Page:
Some readings coming up in NYC (also Hudson, NY and Seattle, but those are a ways off). More details on times, other readers, and admission as they are fed to me.
June 1st 2013 Tomkins Square Park, NYC – The HOWL Festival. Again, details when I get them and….
June 25th 2013 St Marks Bookshop, I’ll be doing something brief as one of several contributors to Akashic Books’ THE MARIJUANA CHRONICLES. It will be a festive night. I won’t be stoned, but I’ll be reading about zombie hookers so that’s even better.
Just to keep life interesting, I’m going to start posting short excerpts from the book I’m working on. Maybe once a week or so. Herewith, first few pages of chapter one.
1. The Messiah Horse
Polly Jean was standing over the man, nudging his shoulder with her bare foot.
“Get up,” she said.
He had passed out on her floor the previous night, and though he wasn’t dead, he wasn’t waking up either.
Polly Jean didn’t know his name.
She nudged his shoulder again.
Finally, he opened his yellow coyote eyes.
“You have to get out of here.” Polly Jean said.
“That’s not nice,” he said.
“Probably not.” Polly Jean said.
She noticed his teeth were mossy. Also, there was a network of gin blossoms around his nose.
Polly Jean turned her back to the man and shuffled three steps sideways to the kitchen area. She put the teakettle on. Birdy, Polly Jean’s 76-pound rust-colored dog, let out one low bark that Polly Jean understood perfectly: Birdy wanted the stranger out same as Polly Jean did.
“I know,” said Polly Jean, rubbing Birdy’s crinkled forehead.
“Where’s the can?” The man had gotten to his feet and come to stand too close to Polly Jean. She felt like a tower. She saw white flakes of dandruff in his dark, oily hair.
“Right there,” Polly Jean pointed to a narrow door.
He made a sound like a garden gnome choking on a rake handle and went into the WC.
She wished he’d told her the nature of his appetites before she’d let him pick her up at the Safeway in the strip mall that fringed the town of Deerhound, Maryland. But this was often the way. Polly Jean was tall with shoulders broader than her hips. Some people called her handsome, no one called her pretty. Polly Jean had never been entirely sure why these physical characteristics attracted masochistic men, but they did. She’d had seven lovers, two of these husbands, and they’d all been masochists. Which is why she hadn’t been with anyone for sixteen months until the small goateed man had accosted her at Safeway. After some half-hearted small talk about a town in Canada known for its artichoke production, the man had asked Polly Jean if she wanted to come to his place. She’d insisted they go to hers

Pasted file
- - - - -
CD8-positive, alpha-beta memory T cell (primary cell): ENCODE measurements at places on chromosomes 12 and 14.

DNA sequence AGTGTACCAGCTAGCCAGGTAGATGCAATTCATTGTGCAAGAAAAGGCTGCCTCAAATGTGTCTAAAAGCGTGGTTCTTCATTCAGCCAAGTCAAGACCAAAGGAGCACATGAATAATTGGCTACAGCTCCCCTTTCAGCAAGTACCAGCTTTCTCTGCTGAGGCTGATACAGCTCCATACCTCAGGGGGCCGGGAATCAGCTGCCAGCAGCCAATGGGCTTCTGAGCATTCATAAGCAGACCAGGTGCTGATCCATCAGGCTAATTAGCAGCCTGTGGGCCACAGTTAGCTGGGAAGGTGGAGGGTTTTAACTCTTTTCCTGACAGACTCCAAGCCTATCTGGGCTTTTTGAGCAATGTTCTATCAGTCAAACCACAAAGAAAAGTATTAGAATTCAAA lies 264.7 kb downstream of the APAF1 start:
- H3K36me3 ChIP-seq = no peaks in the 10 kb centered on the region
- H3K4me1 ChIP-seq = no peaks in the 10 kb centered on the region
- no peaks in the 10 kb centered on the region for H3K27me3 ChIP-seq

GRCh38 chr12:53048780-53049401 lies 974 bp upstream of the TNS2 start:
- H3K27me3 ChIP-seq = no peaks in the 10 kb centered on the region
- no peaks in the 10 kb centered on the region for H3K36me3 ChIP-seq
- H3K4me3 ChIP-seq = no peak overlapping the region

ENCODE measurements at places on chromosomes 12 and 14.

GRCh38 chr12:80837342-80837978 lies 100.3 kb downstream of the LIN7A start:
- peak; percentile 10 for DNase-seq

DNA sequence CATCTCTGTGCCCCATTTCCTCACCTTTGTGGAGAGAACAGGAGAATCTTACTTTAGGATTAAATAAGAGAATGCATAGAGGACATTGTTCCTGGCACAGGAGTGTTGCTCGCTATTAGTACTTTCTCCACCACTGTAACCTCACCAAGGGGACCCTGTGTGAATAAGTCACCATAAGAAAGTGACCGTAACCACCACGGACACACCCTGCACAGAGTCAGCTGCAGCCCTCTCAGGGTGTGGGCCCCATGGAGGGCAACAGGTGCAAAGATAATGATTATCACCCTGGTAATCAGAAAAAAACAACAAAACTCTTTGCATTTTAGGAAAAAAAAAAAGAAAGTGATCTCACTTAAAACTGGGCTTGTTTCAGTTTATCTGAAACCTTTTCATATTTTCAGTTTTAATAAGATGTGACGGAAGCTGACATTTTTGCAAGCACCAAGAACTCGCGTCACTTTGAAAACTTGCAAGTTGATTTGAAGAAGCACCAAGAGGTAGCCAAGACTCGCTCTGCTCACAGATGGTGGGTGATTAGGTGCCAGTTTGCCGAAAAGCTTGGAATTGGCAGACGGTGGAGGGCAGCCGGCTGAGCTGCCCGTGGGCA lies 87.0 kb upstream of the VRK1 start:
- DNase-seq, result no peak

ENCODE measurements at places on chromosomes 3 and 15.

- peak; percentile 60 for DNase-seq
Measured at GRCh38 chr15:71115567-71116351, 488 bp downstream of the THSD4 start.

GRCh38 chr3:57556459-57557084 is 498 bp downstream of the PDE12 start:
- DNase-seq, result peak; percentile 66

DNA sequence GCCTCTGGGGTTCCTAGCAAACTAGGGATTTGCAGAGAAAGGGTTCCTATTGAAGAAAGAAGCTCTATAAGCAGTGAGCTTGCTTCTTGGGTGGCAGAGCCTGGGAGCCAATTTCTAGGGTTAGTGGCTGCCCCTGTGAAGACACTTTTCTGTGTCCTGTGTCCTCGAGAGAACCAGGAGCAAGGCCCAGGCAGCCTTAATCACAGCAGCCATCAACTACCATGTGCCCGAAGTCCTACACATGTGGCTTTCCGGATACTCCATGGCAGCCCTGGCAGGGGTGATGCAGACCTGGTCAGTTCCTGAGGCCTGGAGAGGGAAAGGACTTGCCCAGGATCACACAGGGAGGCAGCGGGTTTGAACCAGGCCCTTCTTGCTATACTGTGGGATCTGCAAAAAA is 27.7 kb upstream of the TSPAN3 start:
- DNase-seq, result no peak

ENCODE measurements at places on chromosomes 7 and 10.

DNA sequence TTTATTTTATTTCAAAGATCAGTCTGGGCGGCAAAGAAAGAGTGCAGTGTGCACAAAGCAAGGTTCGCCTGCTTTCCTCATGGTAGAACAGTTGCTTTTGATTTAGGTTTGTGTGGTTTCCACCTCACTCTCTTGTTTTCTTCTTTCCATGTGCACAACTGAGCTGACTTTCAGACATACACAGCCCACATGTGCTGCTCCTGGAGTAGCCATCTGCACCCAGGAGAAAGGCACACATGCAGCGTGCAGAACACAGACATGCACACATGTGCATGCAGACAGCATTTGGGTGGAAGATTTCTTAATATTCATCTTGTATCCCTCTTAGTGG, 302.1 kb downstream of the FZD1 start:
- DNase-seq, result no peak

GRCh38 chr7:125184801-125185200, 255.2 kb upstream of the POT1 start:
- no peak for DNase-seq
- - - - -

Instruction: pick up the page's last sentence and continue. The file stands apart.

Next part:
“I have to feed my dog,” she’d said.
After getting over his fear of Birdy, the man had made a fuss about Polly Jean’s trailer, saying how nice and homey it was
“Yes, it’s fine, it reminds me of the circus.”
“You work in the circus?”
“No. But I like the feeling of circuses even though I don’t approve of circuses with corrosive animal training methods and have boycotted them for the last twelve years.”
The man hadn’t volunteered his name and Polly Jean hadn’t asked. It wasn’t characteristic of her to care so little about a man she was about to bed. But that was fine. Polly Jean wanted to change.
Polly Jean had excused herself and gone into the bathroom. When she’d emerged, the man had been completely naked, his thin, cheap clothes shed like snakeskins on the floor. He had almost no body hair and his half-erect penis was enormous.
“Could you please squeeze it?” he had asked.
Polly Jean had tentatively squeezed.
“No no,’ he had said impatiently, “harder, much harder.”
Polly Jean didn’t require a great deal of wooing and had always been easily aroused, but this was not fun. She withdrew her hand.
“Spank me?” The man had asked.
When she refused to hit him, he asked for a drink and, not wanting to seem cold, she gave him one. Then another. He was possibly in the late stages of alcoholism and didn’t hold his liquor well. Polly Jean asked him to leave. He got up to walk to the door but he was too drunk. He fell down and passed out.
Now, he came out of the bathroom with water dripping from his goatee. “I guess I’ll be going.” “I guess you will.” Polly Jean said. “Goodbye,” she added as she locked the door behind him.
She watched through the front window as he got into his large yellow car and drove away.
“Breakfast?” Polly Jean turned to her dog.